It was last August that then-Provo Mayor John Curtis beat former state Rep. Chris Herrod in a special 3rd Congressional District GOP primary.
Tuesday night, it was the same result – although now-U.S. Rep. Curtis really squashed Herrod this time.
Curtis lead Herrod about 75 percent to 25 percent on Tuesday evening.
In fact, Herrod called Curtis to concede and congratulate him just after the polls closed at 8 p.m.
The final tally won’t come for several weeks, when the official canvass is certified by the state.
In August 2017, it was a three-way race – Curtis, Herrod and Tanner Ainge.
Tuesday it was just Curtis and Herrod – but the result is the same: Curtis will move on to the November final election where, unless something really, really strange happens, he will win a whole two-year term to the House.
Curtis told UtahPolicy Tuesday night – as he drove to the Salt Lake airport to take a redeye to D.C. for votes Wednesday: “We’ve had a great six months” in office “with an impressive track record.”
That’s the reason, he says, for his big win over Herrod in his second showing.
He credited his office team for much of his victory.
“We have great outreach,” said Curtis. “Great constituency services. People like what they see.”
Like last year, Curtis clearly saw the Republican Party primary as the real race – the general election a foregone conclusion.
Curtis raised $1.2 million over the last year and spent $1.1 million. He only has $47,787 in cash, but the ability, of course, to raise what he needs for the final election.
Herrod raised considerably less money this time around – no doubt because he fared poorly in the state GOP convention and various polls, including UtahPolicy.com’s Dan Jones & Associates surveys, showed him well behind Curtis in this repeat match-up.
Hard to raise funds in a primary when you’re looking like a loser.
The latest poll by Jones found Curtis 47 percentage points ahead of Herrod, 65-18 percent among likely GOP voters, with 17 percent undecided.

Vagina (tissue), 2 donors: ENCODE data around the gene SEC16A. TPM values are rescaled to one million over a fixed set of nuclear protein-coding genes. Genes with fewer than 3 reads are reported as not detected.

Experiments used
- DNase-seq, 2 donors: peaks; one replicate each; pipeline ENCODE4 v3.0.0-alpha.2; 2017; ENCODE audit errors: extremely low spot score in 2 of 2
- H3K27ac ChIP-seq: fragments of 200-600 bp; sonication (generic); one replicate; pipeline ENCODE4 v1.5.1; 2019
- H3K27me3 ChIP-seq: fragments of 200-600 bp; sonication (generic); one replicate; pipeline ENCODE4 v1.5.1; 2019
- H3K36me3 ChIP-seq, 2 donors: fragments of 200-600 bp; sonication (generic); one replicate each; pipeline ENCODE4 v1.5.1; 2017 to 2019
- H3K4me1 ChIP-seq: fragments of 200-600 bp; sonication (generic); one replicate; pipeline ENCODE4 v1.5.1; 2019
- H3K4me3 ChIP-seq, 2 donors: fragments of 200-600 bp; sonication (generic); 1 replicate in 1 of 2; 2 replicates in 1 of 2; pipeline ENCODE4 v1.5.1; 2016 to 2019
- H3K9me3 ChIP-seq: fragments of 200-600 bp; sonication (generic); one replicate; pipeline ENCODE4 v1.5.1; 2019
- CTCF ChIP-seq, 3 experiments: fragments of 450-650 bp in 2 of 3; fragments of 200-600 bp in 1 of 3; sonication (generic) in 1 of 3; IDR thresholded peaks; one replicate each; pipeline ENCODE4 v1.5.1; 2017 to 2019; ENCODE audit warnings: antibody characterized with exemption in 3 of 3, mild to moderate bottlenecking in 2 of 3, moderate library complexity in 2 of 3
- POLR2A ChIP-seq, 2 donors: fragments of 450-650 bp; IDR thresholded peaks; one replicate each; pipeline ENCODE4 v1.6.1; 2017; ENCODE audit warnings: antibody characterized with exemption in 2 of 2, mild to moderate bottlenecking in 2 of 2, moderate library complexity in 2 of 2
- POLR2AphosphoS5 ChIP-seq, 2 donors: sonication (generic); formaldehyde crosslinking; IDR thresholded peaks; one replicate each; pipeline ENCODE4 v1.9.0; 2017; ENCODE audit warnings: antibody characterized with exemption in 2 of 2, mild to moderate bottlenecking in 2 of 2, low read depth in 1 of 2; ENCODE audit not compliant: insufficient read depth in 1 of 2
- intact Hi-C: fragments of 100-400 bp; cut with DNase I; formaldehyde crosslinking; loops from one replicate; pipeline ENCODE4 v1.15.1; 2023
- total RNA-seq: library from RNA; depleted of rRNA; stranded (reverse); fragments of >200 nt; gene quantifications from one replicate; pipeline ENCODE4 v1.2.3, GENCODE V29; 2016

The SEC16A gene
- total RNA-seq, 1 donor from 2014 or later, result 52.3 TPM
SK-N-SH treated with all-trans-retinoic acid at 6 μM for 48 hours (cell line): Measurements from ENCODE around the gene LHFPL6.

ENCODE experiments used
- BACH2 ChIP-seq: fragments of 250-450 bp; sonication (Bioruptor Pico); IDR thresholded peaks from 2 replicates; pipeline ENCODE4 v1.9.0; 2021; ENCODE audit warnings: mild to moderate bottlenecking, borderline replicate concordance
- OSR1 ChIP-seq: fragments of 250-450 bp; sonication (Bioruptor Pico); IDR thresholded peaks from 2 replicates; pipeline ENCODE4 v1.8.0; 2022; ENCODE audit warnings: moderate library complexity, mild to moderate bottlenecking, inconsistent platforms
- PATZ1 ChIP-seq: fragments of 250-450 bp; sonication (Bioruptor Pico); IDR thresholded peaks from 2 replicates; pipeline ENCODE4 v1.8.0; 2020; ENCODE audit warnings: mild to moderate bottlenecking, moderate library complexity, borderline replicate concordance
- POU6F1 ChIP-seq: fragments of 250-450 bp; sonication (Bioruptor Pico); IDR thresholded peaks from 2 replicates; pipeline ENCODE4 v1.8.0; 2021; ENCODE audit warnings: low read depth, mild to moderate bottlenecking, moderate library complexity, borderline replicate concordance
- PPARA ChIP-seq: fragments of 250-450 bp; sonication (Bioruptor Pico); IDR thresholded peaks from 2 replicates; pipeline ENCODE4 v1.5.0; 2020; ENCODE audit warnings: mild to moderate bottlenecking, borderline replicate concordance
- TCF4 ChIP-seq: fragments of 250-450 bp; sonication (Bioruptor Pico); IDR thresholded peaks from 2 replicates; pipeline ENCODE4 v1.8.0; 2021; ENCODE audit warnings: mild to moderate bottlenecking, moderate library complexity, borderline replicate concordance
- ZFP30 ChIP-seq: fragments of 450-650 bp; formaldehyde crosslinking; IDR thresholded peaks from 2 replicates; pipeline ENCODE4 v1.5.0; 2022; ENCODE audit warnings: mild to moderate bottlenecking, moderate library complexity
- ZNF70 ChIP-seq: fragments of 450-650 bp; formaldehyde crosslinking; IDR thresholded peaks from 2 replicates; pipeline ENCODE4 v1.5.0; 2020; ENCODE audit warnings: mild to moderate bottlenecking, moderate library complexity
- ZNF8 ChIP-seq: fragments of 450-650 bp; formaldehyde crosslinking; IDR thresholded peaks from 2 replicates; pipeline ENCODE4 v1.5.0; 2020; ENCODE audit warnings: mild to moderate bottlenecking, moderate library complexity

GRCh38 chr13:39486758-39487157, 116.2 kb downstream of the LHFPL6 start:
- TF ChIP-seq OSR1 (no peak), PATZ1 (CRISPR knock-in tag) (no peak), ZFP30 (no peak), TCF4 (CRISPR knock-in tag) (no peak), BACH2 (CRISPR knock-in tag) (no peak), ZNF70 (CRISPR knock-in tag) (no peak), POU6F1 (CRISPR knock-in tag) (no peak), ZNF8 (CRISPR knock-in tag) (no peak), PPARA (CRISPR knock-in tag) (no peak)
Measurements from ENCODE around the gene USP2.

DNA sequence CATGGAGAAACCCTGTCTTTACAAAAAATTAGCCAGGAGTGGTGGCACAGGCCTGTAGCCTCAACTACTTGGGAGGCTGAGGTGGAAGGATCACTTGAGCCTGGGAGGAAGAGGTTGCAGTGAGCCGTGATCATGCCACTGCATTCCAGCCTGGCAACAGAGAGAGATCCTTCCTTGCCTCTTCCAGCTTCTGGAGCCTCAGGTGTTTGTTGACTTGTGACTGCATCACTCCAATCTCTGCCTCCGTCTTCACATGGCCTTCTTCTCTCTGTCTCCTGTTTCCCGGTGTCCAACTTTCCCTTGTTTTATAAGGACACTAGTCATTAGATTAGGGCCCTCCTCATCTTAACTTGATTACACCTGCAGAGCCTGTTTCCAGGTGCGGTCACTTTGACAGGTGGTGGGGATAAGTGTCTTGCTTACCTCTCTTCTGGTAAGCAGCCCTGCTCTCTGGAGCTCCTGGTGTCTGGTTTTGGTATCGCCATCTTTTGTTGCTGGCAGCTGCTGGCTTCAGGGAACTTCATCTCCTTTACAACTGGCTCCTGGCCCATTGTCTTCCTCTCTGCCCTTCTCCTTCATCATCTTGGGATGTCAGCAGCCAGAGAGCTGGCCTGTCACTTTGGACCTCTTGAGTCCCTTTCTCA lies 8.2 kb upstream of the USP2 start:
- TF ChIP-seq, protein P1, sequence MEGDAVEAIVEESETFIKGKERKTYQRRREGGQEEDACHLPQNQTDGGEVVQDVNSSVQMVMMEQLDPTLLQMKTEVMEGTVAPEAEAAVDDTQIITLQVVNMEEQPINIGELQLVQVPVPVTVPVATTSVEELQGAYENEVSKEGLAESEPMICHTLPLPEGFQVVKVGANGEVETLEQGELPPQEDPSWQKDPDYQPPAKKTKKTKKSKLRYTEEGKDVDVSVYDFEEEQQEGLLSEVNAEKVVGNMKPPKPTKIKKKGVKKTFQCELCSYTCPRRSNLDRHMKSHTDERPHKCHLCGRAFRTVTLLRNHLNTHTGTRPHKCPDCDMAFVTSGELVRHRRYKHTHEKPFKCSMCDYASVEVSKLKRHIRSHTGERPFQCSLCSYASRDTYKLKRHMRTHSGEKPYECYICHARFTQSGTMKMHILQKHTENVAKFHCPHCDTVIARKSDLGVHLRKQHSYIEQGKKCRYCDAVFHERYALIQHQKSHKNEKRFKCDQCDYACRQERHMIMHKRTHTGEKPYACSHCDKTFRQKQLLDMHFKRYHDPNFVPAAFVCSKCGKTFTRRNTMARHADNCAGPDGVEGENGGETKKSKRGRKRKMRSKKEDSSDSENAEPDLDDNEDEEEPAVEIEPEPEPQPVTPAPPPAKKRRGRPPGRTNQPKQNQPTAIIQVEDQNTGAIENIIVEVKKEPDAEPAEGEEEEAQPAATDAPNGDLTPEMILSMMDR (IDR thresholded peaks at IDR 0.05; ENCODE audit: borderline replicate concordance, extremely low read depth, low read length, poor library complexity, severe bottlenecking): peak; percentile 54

Clearly, Tuesday Curtis got most of those undecideds for a 50-point win.
Under SB54’s dual pathway for candidates law, both this year and last Curtis gathered the 7,000 GOP voter signatures needed to make the primary.
Last year, Curtis was eliminated in the special 3rd District GOP delegate convention. But he got on the ballot via signatures.
Herrod won the convention last year, getting on the primary ballot that way.
However, this spring – with a new crop of 3rd District GOP delegates – Curtis barely fell short of eliminating Herrod in convention, getting 59 percent to Herrod’s 40 percent. Herrod, a die-hard anti-SB54 advocate, didn’t collect signatures and needed to stay alive in convention to make the primary.
It takes 60 percent of delegates to win at convention.
Herrod basically ran a campaign this year of saying he is more conservative than Curtis – or the real Utah conservative.
It’s true that Herrod is more conservative – maybe even an ultra-conservative.
Curtis, especially as mayor, was well-liked in part because he was reasonable and tried to work out compromises in governing Provo City.
Herrod got some outside support last year from various national archconservative groups and individuals.
That money didn’t come into this year’s primary, in part because Curtis is now an incumbent Republican who in his brief voting record in Congress has not angered some of those right-wing groups.
You also don’t get a lot of national attention if you are 47 points down in the polls.
Tuesday makes it five straight elections that Herrod has lost, since leaving the Utah House back in 2012.
Curtis now faces Democrat James Courage Singer, United Utah Party candidate Melanie McCoard, and Independent American Party candidate Gregory C. Duerden in November’s final election.
The 3rd District, which includes the east sides of Utah and Salt Lake counties as well as southeastern Utah, is heavily Republican. No Democrat has won there since the early 1990s.